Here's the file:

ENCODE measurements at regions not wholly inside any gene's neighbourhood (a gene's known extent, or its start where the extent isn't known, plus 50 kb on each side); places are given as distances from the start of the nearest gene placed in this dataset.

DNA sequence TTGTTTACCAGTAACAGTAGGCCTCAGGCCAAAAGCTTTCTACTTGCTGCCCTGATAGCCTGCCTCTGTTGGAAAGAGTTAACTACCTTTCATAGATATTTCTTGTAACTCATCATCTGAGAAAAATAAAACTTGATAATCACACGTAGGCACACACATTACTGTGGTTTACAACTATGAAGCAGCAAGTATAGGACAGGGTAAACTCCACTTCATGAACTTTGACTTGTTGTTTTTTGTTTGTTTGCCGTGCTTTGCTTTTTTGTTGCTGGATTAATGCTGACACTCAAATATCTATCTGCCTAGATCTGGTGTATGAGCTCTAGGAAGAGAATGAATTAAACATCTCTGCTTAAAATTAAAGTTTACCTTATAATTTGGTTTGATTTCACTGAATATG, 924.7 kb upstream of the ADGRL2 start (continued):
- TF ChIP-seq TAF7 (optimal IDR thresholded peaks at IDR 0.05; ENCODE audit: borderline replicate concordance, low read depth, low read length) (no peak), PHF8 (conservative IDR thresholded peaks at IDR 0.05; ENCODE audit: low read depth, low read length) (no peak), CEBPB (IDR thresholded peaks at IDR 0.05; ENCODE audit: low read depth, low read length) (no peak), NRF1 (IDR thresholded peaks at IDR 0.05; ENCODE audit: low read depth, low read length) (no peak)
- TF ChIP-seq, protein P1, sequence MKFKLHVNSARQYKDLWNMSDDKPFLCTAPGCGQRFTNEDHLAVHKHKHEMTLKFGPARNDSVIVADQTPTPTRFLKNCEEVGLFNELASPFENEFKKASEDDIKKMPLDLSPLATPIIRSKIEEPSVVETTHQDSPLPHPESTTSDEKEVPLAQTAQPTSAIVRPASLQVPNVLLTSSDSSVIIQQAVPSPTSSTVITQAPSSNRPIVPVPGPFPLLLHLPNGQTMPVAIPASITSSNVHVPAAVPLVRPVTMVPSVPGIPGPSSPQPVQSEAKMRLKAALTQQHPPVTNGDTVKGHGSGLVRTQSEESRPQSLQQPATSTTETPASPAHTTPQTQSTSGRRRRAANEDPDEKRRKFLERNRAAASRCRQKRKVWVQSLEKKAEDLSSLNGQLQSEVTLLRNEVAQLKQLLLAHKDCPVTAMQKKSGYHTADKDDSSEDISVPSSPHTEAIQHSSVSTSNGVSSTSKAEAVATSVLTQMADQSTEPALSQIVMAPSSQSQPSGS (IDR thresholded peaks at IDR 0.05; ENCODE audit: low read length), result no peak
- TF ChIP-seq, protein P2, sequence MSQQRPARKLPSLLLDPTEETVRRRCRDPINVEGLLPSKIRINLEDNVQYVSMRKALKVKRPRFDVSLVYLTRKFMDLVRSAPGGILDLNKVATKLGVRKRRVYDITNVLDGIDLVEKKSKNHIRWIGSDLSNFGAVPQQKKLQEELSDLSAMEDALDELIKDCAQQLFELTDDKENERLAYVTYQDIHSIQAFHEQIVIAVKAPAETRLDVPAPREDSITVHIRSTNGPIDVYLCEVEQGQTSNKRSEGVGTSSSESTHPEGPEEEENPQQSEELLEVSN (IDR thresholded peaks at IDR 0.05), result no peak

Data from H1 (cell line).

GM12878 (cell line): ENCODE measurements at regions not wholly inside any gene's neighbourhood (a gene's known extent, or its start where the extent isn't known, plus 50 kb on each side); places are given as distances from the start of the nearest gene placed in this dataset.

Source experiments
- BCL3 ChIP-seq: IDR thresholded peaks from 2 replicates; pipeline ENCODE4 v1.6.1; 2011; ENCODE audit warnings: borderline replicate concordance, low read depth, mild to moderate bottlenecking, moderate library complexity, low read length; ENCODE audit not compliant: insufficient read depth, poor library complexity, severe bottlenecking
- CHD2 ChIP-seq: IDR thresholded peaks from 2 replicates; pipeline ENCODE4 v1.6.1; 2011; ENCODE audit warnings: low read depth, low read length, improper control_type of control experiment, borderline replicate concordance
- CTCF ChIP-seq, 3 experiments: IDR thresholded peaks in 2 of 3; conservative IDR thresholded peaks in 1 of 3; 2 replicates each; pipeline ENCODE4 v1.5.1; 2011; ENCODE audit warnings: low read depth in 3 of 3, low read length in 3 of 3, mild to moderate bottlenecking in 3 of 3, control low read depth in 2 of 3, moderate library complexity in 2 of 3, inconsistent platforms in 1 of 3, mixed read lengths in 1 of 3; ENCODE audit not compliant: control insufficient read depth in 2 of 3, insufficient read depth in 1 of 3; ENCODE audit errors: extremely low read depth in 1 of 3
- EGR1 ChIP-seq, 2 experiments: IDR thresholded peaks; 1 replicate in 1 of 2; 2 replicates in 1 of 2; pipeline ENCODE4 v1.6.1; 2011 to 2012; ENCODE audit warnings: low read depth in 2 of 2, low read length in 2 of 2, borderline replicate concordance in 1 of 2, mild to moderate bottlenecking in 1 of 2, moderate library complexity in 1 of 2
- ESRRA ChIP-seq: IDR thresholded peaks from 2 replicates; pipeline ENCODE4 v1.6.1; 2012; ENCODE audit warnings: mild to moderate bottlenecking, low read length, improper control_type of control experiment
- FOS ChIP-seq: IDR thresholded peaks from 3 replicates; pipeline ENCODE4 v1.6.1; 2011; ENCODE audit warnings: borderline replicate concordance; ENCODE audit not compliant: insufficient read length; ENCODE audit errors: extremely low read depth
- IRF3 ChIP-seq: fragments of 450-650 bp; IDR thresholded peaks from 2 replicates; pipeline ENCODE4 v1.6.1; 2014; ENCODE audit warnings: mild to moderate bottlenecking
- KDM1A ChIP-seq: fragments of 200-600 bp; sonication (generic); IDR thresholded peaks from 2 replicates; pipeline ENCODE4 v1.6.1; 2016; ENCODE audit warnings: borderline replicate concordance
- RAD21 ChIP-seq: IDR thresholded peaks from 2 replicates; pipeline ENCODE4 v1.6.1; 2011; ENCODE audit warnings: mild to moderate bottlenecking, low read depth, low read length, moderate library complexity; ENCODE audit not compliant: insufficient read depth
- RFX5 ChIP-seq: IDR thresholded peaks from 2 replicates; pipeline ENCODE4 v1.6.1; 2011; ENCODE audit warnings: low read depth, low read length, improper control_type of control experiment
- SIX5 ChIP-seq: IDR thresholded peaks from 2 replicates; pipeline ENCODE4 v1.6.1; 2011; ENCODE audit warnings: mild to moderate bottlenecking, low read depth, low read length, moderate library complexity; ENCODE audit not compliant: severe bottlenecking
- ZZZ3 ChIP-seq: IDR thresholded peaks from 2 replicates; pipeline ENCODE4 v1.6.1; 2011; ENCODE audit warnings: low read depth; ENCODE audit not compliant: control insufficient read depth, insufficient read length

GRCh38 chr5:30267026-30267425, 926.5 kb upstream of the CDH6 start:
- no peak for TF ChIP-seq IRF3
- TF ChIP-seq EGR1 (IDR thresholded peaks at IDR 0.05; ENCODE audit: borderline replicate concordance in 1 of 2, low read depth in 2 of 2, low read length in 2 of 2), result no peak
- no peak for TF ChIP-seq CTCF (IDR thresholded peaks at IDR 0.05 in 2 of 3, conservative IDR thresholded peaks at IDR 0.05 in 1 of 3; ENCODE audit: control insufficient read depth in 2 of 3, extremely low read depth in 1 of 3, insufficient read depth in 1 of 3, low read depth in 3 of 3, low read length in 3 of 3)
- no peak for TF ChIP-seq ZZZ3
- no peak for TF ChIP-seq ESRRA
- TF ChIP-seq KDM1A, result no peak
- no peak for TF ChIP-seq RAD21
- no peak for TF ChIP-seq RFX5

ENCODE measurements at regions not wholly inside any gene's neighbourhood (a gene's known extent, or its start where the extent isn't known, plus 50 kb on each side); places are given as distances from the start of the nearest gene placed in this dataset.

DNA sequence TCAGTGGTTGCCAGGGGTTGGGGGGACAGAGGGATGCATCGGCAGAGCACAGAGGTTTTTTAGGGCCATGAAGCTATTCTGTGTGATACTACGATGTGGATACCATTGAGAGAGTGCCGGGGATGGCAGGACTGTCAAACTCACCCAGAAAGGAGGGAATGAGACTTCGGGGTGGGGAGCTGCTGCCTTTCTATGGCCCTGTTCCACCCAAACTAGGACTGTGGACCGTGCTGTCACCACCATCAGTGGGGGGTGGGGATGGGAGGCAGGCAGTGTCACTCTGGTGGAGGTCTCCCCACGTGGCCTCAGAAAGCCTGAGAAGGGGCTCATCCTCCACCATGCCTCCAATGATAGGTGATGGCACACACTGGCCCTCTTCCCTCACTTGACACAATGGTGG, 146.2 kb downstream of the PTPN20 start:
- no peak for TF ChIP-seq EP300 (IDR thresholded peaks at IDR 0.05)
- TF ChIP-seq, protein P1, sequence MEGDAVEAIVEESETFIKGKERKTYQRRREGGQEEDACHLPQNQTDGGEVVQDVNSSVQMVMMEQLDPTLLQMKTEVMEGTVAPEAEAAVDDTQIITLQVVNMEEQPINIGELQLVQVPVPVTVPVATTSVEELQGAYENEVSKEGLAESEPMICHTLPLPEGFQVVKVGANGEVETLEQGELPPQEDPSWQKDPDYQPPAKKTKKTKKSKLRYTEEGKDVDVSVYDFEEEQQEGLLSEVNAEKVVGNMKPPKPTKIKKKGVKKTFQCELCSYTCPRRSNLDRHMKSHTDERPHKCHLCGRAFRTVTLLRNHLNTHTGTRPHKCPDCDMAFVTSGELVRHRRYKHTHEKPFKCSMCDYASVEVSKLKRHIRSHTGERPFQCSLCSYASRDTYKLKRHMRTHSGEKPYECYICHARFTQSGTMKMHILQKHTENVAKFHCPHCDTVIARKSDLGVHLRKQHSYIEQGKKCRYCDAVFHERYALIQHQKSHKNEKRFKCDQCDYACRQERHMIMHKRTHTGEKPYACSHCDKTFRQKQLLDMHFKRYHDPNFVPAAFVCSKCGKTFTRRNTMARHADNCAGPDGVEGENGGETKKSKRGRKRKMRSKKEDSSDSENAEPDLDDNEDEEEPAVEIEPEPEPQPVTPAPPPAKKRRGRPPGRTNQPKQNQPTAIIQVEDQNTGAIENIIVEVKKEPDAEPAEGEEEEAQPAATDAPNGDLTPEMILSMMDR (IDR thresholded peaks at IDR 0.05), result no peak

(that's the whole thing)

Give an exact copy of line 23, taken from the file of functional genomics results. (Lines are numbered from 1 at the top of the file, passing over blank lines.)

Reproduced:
- TF ChIP-seq EGR1 (IDR thresholded peaks at IDR 0.05; ENCODE audit: borderline replicate concordance in 1 of 2, low read depth in 2 of 2, low read length in 2 of 2), result no peak